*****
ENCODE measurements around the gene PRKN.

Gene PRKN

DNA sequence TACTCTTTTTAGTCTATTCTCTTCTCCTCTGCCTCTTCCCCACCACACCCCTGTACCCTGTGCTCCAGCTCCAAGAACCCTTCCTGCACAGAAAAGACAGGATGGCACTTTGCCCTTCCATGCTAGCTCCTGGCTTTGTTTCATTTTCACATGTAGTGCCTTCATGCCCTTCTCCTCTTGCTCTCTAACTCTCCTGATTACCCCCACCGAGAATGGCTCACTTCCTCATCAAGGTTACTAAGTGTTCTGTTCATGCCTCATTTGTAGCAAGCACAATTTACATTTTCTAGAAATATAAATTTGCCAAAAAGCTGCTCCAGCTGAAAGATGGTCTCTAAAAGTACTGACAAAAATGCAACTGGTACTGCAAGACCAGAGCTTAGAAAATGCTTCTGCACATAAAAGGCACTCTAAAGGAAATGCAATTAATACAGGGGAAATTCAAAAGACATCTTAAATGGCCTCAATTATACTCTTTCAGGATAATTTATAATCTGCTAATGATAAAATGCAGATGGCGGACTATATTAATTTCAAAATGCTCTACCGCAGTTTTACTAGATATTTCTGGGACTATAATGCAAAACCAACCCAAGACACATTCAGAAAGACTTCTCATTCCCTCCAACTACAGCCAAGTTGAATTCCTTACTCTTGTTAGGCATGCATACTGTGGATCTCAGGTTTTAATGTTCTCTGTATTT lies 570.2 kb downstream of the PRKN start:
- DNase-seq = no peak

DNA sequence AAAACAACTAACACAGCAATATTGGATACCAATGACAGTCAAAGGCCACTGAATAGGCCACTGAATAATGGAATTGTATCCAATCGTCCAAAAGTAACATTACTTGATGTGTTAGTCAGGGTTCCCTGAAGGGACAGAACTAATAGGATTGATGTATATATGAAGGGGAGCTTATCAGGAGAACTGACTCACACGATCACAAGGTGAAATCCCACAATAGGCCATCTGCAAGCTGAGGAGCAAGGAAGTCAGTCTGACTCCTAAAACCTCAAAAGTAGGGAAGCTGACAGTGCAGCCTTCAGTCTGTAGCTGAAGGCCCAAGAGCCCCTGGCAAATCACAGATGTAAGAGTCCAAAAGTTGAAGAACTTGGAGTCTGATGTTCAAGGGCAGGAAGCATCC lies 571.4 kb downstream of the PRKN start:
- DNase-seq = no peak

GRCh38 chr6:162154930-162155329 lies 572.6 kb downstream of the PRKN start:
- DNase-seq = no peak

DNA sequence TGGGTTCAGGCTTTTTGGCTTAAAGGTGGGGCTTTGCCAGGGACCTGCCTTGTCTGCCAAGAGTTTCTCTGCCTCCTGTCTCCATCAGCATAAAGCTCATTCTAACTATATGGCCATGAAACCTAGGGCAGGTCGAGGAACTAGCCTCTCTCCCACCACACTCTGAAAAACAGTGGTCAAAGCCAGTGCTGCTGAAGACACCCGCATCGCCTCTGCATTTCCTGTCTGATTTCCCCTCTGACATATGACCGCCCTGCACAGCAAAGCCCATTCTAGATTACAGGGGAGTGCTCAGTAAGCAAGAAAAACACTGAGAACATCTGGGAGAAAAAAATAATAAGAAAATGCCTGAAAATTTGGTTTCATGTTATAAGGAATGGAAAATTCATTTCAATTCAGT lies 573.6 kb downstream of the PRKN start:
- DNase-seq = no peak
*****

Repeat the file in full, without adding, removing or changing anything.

ENCODE measurements around the gene PRKN.

Gene PRKN

DNA sequence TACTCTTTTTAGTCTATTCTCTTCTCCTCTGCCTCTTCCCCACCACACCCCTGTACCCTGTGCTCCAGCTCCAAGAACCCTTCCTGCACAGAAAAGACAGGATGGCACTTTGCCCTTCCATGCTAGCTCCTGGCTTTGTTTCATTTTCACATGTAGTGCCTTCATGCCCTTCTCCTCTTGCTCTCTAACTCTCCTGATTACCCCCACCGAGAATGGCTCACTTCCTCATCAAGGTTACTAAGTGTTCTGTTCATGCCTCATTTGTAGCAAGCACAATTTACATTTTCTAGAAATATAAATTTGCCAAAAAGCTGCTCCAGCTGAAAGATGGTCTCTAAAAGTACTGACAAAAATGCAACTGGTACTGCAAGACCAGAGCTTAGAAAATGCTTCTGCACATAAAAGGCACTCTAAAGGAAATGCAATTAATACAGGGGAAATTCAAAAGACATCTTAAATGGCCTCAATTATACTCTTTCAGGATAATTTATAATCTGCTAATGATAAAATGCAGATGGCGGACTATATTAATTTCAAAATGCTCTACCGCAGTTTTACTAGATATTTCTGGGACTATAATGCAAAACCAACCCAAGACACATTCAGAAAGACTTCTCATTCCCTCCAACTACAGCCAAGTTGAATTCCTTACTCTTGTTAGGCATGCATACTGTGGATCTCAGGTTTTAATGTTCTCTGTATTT lies 570.2 kb downstream of the PRKN start:
- DNase-seq = no peak

DNA sequence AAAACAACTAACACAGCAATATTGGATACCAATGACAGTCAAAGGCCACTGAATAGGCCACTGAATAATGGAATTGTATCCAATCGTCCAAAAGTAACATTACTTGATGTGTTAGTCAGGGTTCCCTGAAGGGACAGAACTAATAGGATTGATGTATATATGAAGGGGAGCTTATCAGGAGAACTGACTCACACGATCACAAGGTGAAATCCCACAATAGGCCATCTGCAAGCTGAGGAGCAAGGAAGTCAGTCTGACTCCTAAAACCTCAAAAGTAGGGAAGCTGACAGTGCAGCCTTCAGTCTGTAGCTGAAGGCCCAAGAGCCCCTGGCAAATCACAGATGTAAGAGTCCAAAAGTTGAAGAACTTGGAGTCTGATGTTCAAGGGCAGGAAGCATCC lies 571.4 kb downstream of the PRKN start:
- DNase-seq = no peak

GRCh38 chr6:162154930-162155329 lies 572.6 kb downstream of the PRKN start:
- DNase-seq = no peak

DNA sequence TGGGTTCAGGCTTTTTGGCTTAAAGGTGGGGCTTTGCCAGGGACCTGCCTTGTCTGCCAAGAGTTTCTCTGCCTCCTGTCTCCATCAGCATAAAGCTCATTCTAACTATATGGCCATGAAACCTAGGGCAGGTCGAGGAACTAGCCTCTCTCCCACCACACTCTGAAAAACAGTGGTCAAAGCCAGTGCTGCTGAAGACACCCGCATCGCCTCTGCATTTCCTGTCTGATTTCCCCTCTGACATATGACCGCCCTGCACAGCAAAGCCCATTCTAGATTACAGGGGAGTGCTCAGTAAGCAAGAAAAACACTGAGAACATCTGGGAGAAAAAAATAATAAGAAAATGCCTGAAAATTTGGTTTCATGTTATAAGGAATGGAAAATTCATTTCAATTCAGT lies 573.6 kb downstream of the PRKN start:
- DNase-seq = no peak